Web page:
Nobel Prizes go to alumni Robert Lefkowitz and Alvin Roth

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Many of Lefkowitz’s discoveries were made while he was working closely with his fellow Nobel recipient Brian K. Kobilka, who was a postdoctoral researcher in Lefkowitz’s laboratory in the 1980s. Together, they identified genes that contain the DNA blueprints for several cell receptors, each being sensitive to a specific hormone, neurotransmitter, or growth factor. This gave them clues about the structure and function of the receptors.

It was for their role in characterizing “G protein–coupled receptors,” the largest class of cell receptors in the human body, that Lefkowitz and Kobilka received the Nobel. Their research led to the discovery of more than a thousand receptors and ushered in a new era of drug development. Today, nearly half of all drugs target G protein-coupled receptors.

Lefkowitz, who serves on the College of Physicians and Surgeons board of visitors, reflected on his student days here while speaking at an alumni event in 2011. As a medical student, Lefkowitz said, he never considered a career in research: “To me, medicine was like a priesthood. I always thought it was the highest and noblest thing you could do in life.”

And although he would soon become “addicted to data” and convinced that advancing medical knowledge was his calling, Lefkowitz still feels that “being a physician is the greatest thing in the world,” he said. “When I write down my occupation, I still write down ‘physician.’”

Better matchmaking

For parents in most US cities, getting a child into a good public school requires careful strategizing. That’s because districts use a school-assignment system whose results can be manipulated. Here’s how it works: parents are asked to submit an ordered list of their preferences. Every school then accepts or rejects those students who listed the school as their first choice. Children who get rejected by their top-choice school are considered by their backup schools only after those schools have looked at all of the children who picked them as a first choice. The result is that parents with unrealistic expectations about a child’s chances of getting into a popular school may get the child bumped all the way down to one of their district’s least desirable schools, as even the ones in between fill up. Meanwhile, an unexceptional student may secure a spot in a highly-rated school if the parent picks, say, the district’s third- or fourth-best school as a top choice.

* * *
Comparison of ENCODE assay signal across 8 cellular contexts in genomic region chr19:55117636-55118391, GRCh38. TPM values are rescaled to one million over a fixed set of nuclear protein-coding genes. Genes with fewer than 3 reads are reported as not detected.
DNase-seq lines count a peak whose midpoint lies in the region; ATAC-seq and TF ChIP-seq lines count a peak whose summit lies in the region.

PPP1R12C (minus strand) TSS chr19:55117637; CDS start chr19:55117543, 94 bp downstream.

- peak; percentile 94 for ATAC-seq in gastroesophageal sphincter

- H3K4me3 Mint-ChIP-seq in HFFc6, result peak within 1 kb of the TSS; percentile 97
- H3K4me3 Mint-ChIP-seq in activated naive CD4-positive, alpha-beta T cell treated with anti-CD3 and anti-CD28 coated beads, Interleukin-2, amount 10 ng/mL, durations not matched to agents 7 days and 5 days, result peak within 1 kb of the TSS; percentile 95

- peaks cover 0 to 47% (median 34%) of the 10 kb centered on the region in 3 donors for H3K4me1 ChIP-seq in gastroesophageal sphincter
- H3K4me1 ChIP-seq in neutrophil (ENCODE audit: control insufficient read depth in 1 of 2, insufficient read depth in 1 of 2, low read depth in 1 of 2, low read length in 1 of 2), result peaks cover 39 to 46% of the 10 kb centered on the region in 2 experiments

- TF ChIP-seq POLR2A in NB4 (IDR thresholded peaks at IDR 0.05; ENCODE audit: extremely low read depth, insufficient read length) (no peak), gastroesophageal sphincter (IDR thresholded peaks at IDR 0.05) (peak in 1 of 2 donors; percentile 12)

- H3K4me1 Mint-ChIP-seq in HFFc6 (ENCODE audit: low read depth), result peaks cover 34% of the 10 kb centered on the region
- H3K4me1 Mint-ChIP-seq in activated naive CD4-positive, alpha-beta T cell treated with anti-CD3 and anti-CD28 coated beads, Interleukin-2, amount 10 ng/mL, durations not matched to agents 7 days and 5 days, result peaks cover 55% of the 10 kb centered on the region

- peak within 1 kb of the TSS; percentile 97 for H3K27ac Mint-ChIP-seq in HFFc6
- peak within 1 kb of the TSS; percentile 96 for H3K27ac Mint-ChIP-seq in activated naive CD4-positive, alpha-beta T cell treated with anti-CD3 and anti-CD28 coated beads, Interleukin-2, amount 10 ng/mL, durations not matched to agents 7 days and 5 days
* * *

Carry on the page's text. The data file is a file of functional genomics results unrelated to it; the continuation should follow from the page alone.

Is there a better way?

Alvin E. Roth has devoted his career to solving such problems. An economist who studied operations research at Columbia’s engineering school, he is an expert in an area of macroeconomic research called matching theory, which addresses how central planners can distribute resources efficiently and fairly. His work builds upon mathematical principles developed in the 1950s and 1960s by Lloyd S. Shapley, with whom Roth shares the Nobel. Shapley’s research, while groundbreaking, was abstract and often whimsical: his most influential paper describes how a group of men and women can schedule dates among themselves in a way that speedily pairs each person with someone they can be assured is the most attractive person who will have them. Roth’s achievement has been to find more pressing real-world problems to which Shapley’s algorithms can be applied.

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